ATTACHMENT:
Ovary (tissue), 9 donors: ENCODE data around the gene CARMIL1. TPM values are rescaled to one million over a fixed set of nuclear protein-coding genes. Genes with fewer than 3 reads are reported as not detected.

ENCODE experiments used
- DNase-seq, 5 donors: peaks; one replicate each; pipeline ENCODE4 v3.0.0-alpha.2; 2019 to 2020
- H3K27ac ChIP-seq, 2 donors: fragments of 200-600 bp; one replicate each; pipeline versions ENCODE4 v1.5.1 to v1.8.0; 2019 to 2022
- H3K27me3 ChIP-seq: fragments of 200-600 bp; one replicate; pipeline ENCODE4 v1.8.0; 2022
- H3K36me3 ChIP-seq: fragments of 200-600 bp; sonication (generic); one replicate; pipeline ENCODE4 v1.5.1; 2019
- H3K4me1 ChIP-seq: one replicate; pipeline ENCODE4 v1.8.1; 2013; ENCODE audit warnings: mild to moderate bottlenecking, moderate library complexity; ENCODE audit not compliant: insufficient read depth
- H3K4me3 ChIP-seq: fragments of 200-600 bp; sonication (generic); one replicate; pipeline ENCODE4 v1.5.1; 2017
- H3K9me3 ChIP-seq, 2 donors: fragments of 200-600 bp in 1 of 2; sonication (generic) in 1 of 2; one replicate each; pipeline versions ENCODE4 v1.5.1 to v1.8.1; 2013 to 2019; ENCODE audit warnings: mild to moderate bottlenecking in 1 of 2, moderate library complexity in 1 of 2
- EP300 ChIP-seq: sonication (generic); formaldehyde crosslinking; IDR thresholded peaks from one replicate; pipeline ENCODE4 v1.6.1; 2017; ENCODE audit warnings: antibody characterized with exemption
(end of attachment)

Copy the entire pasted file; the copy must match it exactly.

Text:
Ovary (tissue), 9 donors: ENCODE data around the gene CARMIL1. TPM values are rescaled to one million over a fixed set of nuclear protein-coding genes. Genes with fewer than 3 reads are reported as not detected.

ENCODE experiments used
- DNase-seq, 5 donors: peaks; one replicate each; pipeline ENCODE4 v3.0.0-alpha.2; 2019 to 2020
- H3K27ac ChIP-seq, 2 donors: fragments of 200-600 bp; one replicate each; pipeline versions ENCODE4 v1.5.1 to v1.8.0; 2019 to 2022
- H3K27me3 ChIP-seq: fragments of 200-600 bp; one replicate; pipeline ENCODE4 v1.8.0; 2022
- H3K36me3 ChIP-seq: fragments of 200-600 bp; sonication (generic); one replicate; pipeline ENCODE4 v1.5.1; 2019
- H3K4me1 ChIP-seq: one replicate; pipeline ENCODE4 v1.8.1; 2013; ENCODE audit warnings: mild to moderate bottlenecking, moderate library complexity; ENCODE audit not compliant: insufficient read depth
- H3K4me3 ChIP-seq: fragments of 200-600 bp; sonication (generic); one replicate; pipeline ENCODE4 v1.5.1; 2017
- H3K9me3 ChIP-seq, 2 donors: fragments of 200-600 bp in 1 of 2; sonication (generic) in 1 of 2; one replicate each; pipeline versions ENCODE4 v1.5.1 to v1.8.1; 2013 to 2019; ENCODE audit warnings: mild to moderate bottlenecking in 1 of 2, moderate library complexity in 1 of 2
- EP300 ChIP-seq: sonication (generic); formaldehyde crosslinking; IDR thresholded peaks from one replicate; pipeline ENCODE4 v1.6.1; 2017; ENCODE audit warnings: antibody characterized with exemption